Lodestar Doesn’t Apply to Conditional Appellate Fees

The Texas Attorney’s Fee Blog*

By John W. Bridger & David A. Kirby

Just when I was preparing to have an academic, yet scintillating, discussion regarding the argument that appellate courts should render when they reverse cases for insufficient evidence of attorneys’ fees, which was certain to stir multiple contentious debates around the latte bar, the Texas Supreme Court held that the fee proponent need not comply with lodestar. See Yowell v. Granite Operating Co., No. 18-0841, 2020 Tex. LEXIS 425 (Tex. May 15, 2020). Since this opinion (a) comes from the Texas Supreme Court and (b) departs from what David Kirby and I write about appellate fee proof, I decided this actual holding preempted the theoretical ruminations.

In somewhat of a side issue in a case involving a disputed mineral lease interest, the Texas Supreme Court, in an opinion authored by Justice Busby, acknowledged:

We have not previously addressed how this lodestar analysis may affect the evidence needed to support a contingent award of fees that have not yet been incurred. . . . As we explained in Rohrmoos Venture, however, “[i]t should have been clear from our opinion[] in El Apple” that the lodestar analysis applies to situations “in which an objective calculation of reasonable hours worked . . . can be employed.” 578 S.W.3d at 498.

Id. at *36–37. In rejecting the argument that appellate fees should be proved with the same specificity as trial fees, the supreme court explained that lodestar cannot be employed when projecting appellate fees because those hours have not been worked. See id. at *37. Additionally, “there is no certainty regarding who will represent the appellee in the appellate courts, what counsel’s hourly rate(s) will be, or what services will be necessary to ensure appropriate representation in light of the issues the appellant chooses to raise.” Id.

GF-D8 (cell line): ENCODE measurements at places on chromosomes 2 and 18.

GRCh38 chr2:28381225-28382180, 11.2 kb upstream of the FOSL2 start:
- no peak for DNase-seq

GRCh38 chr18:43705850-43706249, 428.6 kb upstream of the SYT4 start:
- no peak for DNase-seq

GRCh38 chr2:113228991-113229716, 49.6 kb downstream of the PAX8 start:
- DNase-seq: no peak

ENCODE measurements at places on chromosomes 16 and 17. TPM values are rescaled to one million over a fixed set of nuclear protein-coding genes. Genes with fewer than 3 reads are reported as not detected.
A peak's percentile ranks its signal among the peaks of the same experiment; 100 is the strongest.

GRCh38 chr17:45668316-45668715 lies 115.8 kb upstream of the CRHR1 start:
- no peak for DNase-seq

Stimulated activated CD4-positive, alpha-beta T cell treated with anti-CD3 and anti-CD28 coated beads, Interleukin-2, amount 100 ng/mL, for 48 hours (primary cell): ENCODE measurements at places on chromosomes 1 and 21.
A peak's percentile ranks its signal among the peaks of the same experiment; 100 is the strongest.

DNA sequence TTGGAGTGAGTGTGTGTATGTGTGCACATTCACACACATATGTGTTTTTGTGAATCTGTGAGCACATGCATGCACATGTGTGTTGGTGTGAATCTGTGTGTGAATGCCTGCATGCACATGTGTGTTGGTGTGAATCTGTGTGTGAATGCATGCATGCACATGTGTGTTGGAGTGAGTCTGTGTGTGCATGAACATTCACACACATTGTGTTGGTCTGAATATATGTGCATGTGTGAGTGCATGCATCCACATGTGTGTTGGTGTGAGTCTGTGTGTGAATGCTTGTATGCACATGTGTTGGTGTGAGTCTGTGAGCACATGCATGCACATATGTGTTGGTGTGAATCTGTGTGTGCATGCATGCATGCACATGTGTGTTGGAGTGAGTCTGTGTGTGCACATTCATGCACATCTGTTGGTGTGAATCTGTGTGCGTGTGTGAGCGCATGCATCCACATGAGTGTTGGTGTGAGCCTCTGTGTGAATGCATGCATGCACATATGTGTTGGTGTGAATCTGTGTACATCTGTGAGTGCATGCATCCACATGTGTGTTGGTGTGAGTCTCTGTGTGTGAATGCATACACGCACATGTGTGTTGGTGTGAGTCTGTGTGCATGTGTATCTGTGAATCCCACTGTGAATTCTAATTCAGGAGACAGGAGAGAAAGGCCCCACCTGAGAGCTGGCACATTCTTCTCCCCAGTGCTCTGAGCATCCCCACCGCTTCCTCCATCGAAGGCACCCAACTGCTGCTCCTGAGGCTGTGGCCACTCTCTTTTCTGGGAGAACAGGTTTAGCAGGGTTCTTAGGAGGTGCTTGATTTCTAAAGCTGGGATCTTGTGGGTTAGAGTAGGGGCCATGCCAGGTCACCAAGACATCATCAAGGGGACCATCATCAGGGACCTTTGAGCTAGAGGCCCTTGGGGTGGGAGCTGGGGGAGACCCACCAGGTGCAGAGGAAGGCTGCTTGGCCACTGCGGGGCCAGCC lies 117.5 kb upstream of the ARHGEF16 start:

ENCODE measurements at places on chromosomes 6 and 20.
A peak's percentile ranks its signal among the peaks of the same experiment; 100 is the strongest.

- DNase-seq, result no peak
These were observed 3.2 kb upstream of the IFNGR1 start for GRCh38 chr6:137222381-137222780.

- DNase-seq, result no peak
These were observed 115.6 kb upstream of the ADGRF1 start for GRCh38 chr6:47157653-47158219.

Continue reading “Lodestar Doesn’t Apply to Conditional Appellate Fees”

Strong Pipkin Bissell & Ledyard, L.L.P. Celebrates its 85th Anniversary

Strong Pipkin 85th AnniversaryIn 1918, Beeman Strong became a judge on the Texas Commission of Appeals, which was the forerunner of today’s Texas Supreme Court.  In the 1920s, he became General Counsel of the Yount-Lee Oil Company headquartered in Beaumont, Texas.  In 1935, the Yount-Lee Oil Company was purchased and merged into the Stanolind Oil Company.

As the Yount-Lee Oil Company was dissolved, Beeman decided to enter private practice in Southeast Texas and partnered with his son, Ewell, and A. D. Moore to form the law firm of Strong Moore & Strong.  With a wealth of oil company legal experience, the firm quickly established itself as a valuable resource in the oil industry and for growing companies in Southeast Texas.

In 1954, longtime Beaumont attorney Charles Pipkin joined the firm, and the Strong Pipkin name was born.  Eighty-five years later, Strong Pipkin has withstood the test of time, having prospered during ten different decades.

While the start to the current decade has been challenging, Strong Pipkin will weather this storm, as it has many others, to remain a trusted destination for legal excellence of its local, regional, national, and international corporate and individual clients.

The “Traditional Method” is Dead; Long Live Lodestar

The Texas Attorney’s Fee Blog*